Christmas Town: Chapter Ten
Well. Now things are starting to get weird:
A few weeks before Christmas it was sunny and bright, but Joella felt as if the town was in the midst of a storm.
Bethlehem was overrun with visitors. It seemed that almost everyone who came for the annual celebration stayed once they learned what was going on. Lyle Exley’s tobacco field was full, and the overflow had now spilled into the vacant lot where the truck stop had shut down a year ago.
Let’s just unpack this, shall we?
These people have all come to see the Christmas lights, and all apparently have both the time to stay in town for several WEEKS, and the resources on hand to just up and CAMP on a whim.
Let’s note, once again, that the tourists aren’t exactly touristing. They aren’t using hotels or motels and don’t even appear to be renting their “campground.” In essence, they’re squatting.
They’re not even patronizing the Cold Coffee Diner—the brat has been using his “business” to haul canned soup to the campers in a wagon. So they’ve probably managed to spend all of six dollars in the town.
I CAN TELL THAT THE CHRISTMAS SPIRIT IS GOING TO TURN THIS TOWN’S FROWN UPSIDE-DOWN!!!
At this point, the mill can barely keep two shifts going, but despite the utter failure on every conceivable level, some of the mill workers are trying to band together to buy the mill. Sure, they have no money, and no experience running a business, and the mill sucks, but…
Wait, actually I can’t think of a good “but.”
The interested people are having a meeting at the church (natch), and there have even been rumors of a few of the campers chipping in to this good cause (like, what A WHOLE DOLLAR???), but…
“…they want to invest thinking that’ll bring the celebration back. We’ll be doing well to keep the mill running. Where would we get the money for a Christmas celebration, too?”
Good point, whoever said that. Also, what, there is NO OTHER TOWN IN THE NATION that has a Christmas light display??? Really?
The guy in charge of the “plan” turns his ire on Joella when the rest of the town isn’t one hundred percent behind his AMAZING IDEA ZOMG:
“Or has young Mr. Scoville convinced you he’s going to take care of you?”
Well, we’re ten chapters in (out of fifteen) and for the first time, I feel as bad for Joella as I do for Jordan. The town dragooned her into being their representative, and now that things haven’t taken a turn for the miraculous, it’s all her fault, the hussy.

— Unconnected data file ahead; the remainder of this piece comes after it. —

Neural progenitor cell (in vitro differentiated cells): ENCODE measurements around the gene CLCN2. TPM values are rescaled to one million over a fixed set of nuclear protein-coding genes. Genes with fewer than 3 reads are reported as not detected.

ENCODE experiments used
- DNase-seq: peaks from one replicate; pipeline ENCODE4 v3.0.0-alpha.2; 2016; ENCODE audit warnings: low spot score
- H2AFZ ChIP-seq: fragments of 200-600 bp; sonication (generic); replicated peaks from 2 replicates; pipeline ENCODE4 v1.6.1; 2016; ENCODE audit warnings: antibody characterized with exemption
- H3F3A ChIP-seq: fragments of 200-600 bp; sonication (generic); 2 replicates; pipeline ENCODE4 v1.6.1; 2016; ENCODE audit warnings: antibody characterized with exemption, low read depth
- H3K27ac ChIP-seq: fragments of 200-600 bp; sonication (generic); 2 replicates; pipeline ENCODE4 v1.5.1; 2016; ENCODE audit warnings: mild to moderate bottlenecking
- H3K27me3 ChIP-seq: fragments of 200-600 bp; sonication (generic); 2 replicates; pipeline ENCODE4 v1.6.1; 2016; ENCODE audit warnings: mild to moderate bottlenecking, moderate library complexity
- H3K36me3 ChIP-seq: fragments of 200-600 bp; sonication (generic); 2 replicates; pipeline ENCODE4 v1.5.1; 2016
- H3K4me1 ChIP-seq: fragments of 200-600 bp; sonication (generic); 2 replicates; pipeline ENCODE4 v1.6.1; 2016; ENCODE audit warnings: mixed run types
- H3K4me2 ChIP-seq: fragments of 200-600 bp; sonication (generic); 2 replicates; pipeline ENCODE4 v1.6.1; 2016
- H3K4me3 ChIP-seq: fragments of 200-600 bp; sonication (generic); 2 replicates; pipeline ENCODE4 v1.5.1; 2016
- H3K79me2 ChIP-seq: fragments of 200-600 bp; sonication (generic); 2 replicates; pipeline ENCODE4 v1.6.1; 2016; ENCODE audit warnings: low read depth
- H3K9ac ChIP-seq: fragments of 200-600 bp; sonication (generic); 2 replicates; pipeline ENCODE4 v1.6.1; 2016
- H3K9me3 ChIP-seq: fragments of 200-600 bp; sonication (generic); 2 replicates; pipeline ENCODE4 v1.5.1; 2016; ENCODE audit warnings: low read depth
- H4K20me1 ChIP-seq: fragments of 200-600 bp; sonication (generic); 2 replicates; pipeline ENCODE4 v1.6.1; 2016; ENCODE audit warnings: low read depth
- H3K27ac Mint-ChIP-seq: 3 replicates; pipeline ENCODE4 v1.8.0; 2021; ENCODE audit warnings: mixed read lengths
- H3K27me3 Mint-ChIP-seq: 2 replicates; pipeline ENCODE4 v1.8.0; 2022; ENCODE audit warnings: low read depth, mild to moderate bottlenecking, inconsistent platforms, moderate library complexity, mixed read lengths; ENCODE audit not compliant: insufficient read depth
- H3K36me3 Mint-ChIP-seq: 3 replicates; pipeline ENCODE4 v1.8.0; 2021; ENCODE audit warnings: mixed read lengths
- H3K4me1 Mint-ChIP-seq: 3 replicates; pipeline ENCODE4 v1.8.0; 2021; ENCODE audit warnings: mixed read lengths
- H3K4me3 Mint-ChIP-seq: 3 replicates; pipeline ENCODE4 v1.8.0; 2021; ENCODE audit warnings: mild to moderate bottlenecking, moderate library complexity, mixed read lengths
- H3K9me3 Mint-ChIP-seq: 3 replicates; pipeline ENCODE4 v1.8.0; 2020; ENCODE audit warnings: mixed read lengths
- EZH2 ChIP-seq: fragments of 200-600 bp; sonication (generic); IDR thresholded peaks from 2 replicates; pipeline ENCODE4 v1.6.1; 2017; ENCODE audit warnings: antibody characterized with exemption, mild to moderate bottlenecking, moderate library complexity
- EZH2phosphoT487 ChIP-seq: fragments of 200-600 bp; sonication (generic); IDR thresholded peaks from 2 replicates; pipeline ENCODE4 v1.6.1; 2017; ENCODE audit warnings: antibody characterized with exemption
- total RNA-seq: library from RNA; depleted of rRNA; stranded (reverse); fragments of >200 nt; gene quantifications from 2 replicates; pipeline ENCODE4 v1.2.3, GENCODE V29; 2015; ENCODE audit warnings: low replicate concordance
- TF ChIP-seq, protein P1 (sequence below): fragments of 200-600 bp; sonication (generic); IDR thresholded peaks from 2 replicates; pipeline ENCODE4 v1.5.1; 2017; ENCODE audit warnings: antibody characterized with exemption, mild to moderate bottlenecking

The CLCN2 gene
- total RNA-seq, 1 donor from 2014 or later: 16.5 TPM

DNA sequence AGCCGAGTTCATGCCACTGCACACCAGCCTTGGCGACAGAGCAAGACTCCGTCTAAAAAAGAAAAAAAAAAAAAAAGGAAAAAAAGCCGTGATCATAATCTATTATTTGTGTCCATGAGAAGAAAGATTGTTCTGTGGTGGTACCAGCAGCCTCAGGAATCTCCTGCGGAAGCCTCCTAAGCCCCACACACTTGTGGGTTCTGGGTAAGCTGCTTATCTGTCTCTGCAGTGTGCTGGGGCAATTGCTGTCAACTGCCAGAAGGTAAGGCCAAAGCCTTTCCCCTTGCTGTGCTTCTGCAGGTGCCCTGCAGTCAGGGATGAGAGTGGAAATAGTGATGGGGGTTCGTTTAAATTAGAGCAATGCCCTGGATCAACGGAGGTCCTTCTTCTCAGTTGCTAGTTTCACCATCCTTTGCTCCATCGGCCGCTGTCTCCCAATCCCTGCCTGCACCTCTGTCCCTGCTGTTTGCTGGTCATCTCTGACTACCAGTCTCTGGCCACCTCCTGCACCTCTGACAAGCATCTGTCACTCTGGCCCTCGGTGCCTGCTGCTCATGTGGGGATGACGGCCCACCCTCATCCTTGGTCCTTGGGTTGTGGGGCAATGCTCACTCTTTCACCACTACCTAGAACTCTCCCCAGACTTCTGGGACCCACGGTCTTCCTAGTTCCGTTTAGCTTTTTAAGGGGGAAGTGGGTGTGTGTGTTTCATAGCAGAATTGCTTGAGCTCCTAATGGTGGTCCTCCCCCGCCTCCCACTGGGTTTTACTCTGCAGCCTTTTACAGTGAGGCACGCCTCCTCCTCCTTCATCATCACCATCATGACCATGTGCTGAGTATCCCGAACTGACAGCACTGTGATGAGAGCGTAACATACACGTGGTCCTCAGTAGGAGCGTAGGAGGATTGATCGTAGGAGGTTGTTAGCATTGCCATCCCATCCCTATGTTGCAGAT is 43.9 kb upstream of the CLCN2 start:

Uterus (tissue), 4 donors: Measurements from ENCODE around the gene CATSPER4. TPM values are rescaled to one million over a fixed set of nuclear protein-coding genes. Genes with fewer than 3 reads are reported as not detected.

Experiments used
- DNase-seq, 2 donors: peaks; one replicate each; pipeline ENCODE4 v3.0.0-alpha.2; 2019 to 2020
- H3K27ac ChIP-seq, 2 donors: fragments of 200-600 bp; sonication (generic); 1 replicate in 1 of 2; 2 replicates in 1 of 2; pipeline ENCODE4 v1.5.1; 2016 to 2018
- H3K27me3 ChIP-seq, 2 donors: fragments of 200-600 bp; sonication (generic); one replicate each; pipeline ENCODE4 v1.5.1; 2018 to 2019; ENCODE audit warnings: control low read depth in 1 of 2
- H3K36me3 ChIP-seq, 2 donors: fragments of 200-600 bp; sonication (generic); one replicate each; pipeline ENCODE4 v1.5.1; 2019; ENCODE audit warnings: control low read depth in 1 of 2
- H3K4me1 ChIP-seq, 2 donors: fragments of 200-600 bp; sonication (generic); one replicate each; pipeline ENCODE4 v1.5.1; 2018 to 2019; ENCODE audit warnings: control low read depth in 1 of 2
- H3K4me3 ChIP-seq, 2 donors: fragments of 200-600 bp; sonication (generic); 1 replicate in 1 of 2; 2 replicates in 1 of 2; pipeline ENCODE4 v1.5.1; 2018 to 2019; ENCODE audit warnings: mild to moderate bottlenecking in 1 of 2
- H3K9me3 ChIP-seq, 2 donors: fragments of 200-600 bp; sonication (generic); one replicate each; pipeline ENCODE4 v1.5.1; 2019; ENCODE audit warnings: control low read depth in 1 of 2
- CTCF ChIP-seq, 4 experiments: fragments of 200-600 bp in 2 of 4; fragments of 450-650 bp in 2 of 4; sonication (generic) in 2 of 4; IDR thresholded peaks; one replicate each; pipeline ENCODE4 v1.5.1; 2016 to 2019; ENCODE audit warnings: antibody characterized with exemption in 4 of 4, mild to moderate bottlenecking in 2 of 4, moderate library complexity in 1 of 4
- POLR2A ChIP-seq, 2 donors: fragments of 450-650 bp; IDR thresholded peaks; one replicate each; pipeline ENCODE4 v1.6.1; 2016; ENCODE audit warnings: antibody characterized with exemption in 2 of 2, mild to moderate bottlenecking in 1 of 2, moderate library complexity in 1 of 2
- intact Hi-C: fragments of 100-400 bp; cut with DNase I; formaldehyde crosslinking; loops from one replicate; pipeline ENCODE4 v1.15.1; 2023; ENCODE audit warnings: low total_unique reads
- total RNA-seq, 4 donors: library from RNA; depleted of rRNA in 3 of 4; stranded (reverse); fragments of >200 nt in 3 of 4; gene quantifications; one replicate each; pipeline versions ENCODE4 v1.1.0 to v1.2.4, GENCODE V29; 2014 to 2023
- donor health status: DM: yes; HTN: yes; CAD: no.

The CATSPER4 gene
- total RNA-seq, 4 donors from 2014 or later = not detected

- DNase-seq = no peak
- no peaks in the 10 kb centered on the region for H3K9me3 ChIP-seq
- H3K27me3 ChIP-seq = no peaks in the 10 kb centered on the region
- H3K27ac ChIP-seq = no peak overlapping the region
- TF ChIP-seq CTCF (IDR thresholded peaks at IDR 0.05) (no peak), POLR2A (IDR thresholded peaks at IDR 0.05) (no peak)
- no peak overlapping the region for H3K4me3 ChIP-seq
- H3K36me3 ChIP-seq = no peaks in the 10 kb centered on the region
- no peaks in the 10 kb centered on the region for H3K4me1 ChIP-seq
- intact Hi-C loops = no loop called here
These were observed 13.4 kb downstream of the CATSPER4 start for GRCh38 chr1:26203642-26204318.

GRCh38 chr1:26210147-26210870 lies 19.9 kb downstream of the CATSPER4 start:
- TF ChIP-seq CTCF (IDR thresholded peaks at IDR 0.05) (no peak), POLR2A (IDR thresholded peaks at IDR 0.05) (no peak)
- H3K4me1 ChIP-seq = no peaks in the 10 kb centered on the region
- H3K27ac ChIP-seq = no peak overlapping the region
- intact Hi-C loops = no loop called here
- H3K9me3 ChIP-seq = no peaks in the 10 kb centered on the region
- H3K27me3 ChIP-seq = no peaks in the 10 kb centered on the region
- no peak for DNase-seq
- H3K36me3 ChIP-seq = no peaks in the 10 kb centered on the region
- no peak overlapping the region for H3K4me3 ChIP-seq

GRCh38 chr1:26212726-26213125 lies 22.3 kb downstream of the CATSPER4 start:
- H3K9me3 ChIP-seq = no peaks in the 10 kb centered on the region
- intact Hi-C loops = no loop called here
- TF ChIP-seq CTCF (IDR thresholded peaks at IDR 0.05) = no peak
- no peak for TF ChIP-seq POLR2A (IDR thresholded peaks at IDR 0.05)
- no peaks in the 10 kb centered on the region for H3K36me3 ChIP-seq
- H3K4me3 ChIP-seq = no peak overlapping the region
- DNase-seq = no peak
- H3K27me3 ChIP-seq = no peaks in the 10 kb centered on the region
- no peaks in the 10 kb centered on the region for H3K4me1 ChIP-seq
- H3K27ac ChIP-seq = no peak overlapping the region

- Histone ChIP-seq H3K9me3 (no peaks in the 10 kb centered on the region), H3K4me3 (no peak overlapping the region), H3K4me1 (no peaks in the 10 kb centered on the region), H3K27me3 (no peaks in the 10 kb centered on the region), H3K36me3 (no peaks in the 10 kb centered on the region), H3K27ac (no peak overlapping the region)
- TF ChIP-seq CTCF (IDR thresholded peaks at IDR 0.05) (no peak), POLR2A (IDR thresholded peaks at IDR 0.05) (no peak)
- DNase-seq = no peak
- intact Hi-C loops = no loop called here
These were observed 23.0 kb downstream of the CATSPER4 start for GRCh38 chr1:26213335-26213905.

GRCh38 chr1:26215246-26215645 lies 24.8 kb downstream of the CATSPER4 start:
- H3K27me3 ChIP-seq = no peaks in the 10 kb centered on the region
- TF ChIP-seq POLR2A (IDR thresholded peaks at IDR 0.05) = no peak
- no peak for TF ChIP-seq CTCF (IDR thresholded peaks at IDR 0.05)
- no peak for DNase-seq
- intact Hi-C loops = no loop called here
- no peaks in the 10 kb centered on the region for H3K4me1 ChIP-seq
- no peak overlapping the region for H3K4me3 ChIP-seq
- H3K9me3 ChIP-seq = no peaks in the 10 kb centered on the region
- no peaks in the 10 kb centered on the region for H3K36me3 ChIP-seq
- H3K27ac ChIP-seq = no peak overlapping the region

Well, Joella runs out of the church in tears (as you would expect, because what else can a good Christian woman do, yell back at the asshole?), and runs smack into Jordan, who’s been…kinda listening in on the whole thing.
Not that I blame him. It’s no worse than the town has done to him.
Jordan takes Joella for a drive to make her feel better, and they end up at his mother’s sculpture garden. Jordan is all nervous because the walls are closing in on him with the retirement account and NFL stadium problems, but he still has enough courage to ask Joella to come to Atlanta with him.
“You know I can’t do that. I have a son. I have…things I believe in.”
Jesus, she makes it sound like he’s asking her to be his personal Companion.
But basically, Jordan wants to ask her to marry him, but he’s a little worried about the future, since he is seriously considering completely taking the fall for the Uncle Billys (as in, go to prison) for the retirement fund.
So they have to leave it at that.
Later, Nathan is up to his usual brattiness. He has managed to figure out that the retirement money is all gone. He just so happened to be at Venita’s desk and just so happened to read a memo outlining the problem…
So it’s totally not like he was snooping!
Nathan’s Sunday school teacher senses that something is wrong, and…
He imagined telling her that he’d just found out that every penny in the Scoville Mill retirement fund was missing and somebody might have to go to jail if it didn’t turn up.
She’d probably drop her false teeth right into her lap.
That made him grin.
Why, you little punk. I see your mother has been diligent in teaching you respect for your elders.
But he declines, and instead tells said mother, who advises him not to tell anyone else until she figures out what to do.
Sensible advice, perhaps, but not so sensible are the conclusions Joella draws:
…she simply couldn’t believe that [Jordan] was responsible for the missing money, no matter how badly he might need it for his own big business deal.
That left Mr. Mitchell or Mr. Truman, and that was, if anything, even more unbelievable.
Hmmm, thought Joella. On one hand, we have a successful businessman, who’s had no connection with the running of our failing mill ever until a few weeks ago. On the other, we have the two doddering old fools who’ve been running the show for years, at least one of whom appears to be having short-term memory problems. BUT IT COULD NOT POSSIBLY BE THEM.
Holy crap, this town. Must be something in the water.